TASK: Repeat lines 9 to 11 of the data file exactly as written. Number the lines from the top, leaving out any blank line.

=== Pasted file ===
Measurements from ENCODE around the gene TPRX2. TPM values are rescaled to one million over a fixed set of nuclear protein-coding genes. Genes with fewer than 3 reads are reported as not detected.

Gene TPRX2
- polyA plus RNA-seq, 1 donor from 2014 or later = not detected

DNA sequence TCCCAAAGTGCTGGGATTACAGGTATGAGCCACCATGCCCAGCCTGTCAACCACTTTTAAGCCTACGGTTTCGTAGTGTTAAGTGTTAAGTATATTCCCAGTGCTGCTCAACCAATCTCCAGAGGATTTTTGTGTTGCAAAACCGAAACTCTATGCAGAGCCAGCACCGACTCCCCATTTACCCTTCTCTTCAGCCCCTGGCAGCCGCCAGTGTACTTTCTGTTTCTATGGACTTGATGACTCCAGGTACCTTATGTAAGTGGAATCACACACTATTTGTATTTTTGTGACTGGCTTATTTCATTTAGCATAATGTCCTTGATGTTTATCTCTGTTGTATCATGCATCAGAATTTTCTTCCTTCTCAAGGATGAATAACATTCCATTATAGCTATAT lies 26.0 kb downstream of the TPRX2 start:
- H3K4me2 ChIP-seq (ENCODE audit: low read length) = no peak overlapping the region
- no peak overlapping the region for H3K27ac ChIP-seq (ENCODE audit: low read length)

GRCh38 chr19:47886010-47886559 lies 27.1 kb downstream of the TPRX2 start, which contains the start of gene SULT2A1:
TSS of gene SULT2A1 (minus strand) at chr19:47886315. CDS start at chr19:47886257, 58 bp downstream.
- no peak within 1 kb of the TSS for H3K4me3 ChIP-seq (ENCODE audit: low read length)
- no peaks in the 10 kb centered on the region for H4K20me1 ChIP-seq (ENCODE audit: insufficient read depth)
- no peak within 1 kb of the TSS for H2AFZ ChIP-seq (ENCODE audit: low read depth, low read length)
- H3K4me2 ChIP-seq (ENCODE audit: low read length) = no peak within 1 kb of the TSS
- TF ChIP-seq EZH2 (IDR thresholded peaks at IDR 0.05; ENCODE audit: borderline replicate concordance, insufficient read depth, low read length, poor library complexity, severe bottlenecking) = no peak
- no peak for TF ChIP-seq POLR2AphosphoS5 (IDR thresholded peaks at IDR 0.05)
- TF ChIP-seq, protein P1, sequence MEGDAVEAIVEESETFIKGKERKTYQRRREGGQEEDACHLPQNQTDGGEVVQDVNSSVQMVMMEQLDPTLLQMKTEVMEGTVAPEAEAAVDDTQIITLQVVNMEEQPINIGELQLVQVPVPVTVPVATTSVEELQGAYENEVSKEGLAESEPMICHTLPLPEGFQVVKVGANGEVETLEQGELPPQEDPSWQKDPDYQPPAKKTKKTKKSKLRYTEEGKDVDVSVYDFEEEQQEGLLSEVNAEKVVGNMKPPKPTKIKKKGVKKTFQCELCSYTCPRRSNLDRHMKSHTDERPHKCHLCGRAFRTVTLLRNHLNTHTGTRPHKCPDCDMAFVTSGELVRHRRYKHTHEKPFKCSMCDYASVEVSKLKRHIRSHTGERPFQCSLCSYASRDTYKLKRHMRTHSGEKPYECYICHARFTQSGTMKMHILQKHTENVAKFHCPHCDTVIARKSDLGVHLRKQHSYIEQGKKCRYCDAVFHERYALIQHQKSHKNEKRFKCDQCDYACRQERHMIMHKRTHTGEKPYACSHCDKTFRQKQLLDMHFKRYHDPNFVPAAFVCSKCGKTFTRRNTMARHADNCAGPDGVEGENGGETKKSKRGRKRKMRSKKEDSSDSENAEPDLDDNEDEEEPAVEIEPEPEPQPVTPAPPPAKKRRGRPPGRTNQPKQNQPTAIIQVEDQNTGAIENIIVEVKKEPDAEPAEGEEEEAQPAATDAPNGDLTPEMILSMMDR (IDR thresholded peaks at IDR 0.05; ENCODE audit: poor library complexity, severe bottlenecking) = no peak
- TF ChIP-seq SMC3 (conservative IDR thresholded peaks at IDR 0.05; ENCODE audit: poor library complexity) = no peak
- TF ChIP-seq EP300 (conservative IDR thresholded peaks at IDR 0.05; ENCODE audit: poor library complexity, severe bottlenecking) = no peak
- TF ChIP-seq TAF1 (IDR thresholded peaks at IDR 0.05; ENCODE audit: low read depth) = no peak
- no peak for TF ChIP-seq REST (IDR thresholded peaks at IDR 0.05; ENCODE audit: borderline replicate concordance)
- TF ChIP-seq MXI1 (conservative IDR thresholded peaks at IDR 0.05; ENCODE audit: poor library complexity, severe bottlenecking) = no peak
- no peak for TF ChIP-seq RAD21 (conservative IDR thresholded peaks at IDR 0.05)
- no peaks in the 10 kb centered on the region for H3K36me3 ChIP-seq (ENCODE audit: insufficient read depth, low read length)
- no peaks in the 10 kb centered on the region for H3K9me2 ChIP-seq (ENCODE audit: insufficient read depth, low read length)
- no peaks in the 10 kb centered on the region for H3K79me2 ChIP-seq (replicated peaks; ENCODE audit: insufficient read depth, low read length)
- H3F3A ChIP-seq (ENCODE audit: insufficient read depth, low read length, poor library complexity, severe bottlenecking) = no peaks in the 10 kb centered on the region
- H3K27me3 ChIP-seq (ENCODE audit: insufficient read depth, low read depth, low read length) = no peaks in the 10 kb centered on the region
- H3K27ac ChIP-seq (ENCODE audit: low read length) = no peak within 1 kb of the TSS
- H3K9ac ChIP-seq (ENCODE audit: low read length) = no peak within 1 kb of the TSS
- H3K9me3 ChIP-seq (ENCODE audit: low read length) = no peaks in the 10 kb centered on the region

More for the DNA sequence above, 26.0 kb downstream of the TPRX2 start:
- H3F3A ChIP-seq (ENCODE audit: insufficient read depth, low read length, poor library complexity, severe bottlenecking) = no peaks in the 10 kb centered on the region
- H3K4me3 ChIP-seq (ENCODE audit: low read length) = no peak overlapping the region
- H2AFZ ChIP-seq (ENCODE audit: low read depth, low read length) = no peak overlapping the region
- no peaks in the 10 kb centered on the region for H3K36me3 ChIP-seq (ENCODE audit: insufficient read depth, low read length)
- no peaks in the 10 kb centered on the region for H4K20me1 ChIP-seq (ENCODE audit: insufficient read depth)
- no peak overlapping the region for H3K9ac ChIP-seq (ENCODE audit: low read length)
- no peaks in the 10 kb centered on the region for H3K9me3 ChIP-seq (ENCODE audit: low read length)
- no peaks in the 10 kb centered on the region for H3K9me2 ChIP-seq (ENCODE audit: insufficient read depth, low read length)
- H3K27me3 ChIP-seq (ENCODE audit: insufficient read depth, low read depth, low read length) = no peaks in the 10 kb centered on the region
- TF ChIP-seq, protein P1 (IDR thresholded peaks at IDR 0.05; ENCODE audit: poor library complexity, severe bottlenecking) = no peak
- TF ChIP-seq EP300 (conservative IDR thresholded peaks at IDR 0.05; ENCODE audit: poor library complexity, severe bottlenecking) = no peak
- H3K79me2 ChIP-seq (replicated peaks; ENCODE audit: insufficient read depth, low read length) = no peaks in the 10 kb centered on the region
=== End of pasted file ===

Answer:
- no peak within 1 kb of the TSS for H3K4me3 ChIP-seq (ENCODE audit: low read length)
- no peaks in the 10 kb centered on the region for H4K20me1 ChIP-seq (ENCODE audit: insufficient read depth)
- no peak within 1 kb of the TSS for H2AFZ ChIP-seq (ENCODE audit: low read depth, low read length)